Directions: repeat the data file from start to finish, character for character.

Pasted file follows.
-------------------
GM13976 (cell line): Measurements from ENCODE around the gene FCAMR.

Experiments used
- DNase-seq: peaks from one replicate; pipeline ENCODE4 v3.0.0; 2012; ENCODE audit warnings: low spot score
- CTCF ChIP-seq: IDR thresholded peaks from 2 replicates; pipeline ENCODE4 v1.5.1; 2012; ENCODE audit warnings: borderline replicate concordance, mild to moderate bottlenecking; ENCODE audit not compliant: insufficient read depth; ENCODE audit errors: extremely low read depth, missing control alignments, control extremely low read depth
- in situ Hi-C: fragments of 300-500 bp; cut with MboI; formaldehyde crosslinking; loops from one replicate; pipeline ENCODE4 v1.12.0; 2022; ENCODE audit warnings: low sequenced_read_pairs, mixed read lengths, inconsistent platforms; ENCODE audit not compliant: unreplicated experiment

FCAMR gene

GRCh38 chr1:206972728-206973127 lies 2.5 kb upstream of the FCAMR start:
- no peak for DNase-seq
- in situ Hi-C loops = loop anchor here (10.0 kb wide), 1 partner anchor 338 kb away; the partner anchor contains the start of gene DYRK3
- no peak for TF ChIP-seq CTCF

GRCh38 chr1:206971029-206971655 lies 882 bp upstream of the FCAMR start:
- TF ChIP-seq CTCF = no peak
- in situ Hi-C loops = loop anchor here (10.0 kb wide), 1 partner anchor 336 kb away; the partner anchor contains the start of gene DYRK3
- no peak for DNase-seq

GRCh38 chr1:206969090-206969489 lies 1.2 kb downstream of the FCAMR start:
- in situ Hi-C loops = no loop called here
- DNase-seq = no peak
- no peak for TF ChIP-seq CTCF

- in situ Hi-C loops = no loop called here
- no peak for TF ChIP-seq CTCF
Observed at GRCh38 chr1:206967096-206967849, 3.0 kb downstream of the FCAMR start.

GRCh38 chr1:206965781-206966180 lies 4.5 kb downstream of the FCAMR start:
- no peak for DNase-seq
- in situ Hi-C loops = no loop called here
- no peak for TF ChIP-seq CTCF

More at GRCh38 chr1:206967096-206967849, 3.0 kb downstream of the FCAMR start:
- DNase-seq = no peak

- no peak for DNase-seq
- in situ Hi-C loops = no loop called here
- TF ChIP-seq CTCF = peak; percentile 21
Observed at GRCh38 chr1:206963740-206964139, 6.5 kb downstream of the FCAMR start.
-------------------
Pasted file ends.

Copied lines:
GM13976 (cell line): Measurements from ENCODE around the gene FCAMR.

Experiments used
- DNase-seq: peaks from one replicate; pipeline ENCODE4 v3.0.0; 2012; ENCODE audit warnings: low spot score
- CTCF ChIP-seq: IDR thresholded peaks from 2 replicates; pipeline ENCODE4 v1.5.1; 2012; ENCODE audit warnings: borderline replicate concordance, mild to moderate bottlenecking; ENCODE audit not compliant: insufficient read depth; ENCODE audit errors: extremely low read depth, missing control alignments, control extremely low read depth
- in situ Hi-C: fragments of 300-500 bp; cut with MboI; formaldehyde crosslinking; loops from one replicate; pipeline ENCODE4 v1.12.0; 2022; ENCODE audit warnings: low sequenced_read_pairs, mixed read lengths, inconsistent platforms; ENCODE audit not compliant: unreplicated experiment

FCAMR gene

GRCh38 chr1:206972728-206973127 lies 2.5 kb upstream of the FCAMR start:
- no peak for DNase-seq
- in situ Hi-C loops = loop anchor here (10.0 kb wide), 1 partner anchor 338 kb away; the partner anchor contains the start of gene DYRK3
- no peak for TF ChIP-seq CTCF

GRCh38 chr1:206971029-206971655 lies 882 bp upstream of the FCAMR start:
- TF ChIP-seq CTCF = no peak
- in situ Hi-C loops = loop anchor here (10.0 kb wide), 1 partner anchor 336 kb away; the partner anchor contains the start of gene DYRK3
- no peak for DNase-seq

GRCh38 chr1:206969090-206969489 lies 1.2 kb downstream of the FCAMR start:
- in situ Hi-C loops = no loop called here
- DNase-seq = no peak
- no peak for TF ChIP-seq CTCF

- in situ Hi-C loops = no loop called here
- no peak for TF ChIP-seq CTCF
Observed at GRCh38 chr1:206967096-206967849, 3.0 kb downstream of the FCAMR start.

GRCh38 chr1:206965781-206966180 lies 4.5 kb downstream of the FCAMR start:
- no peak for DNase-seq
- in situ Hi-C loops = no loop called here
- no peak for TF ChIP-seq CTCF

More at GRCh38 chr1:206967096-206967849, 3.0 kb downstream of the FCAMR start:
- DNase-seq = no peak

- no peak for DNase-seq
- in situ Hi-C loops = no loop called here
- TF ChIP-seq CTCF = peak; percentile 21
Observed at GRCh38 chr1:206963740-206964139, 6.5 kb downstream of the FCAMR start.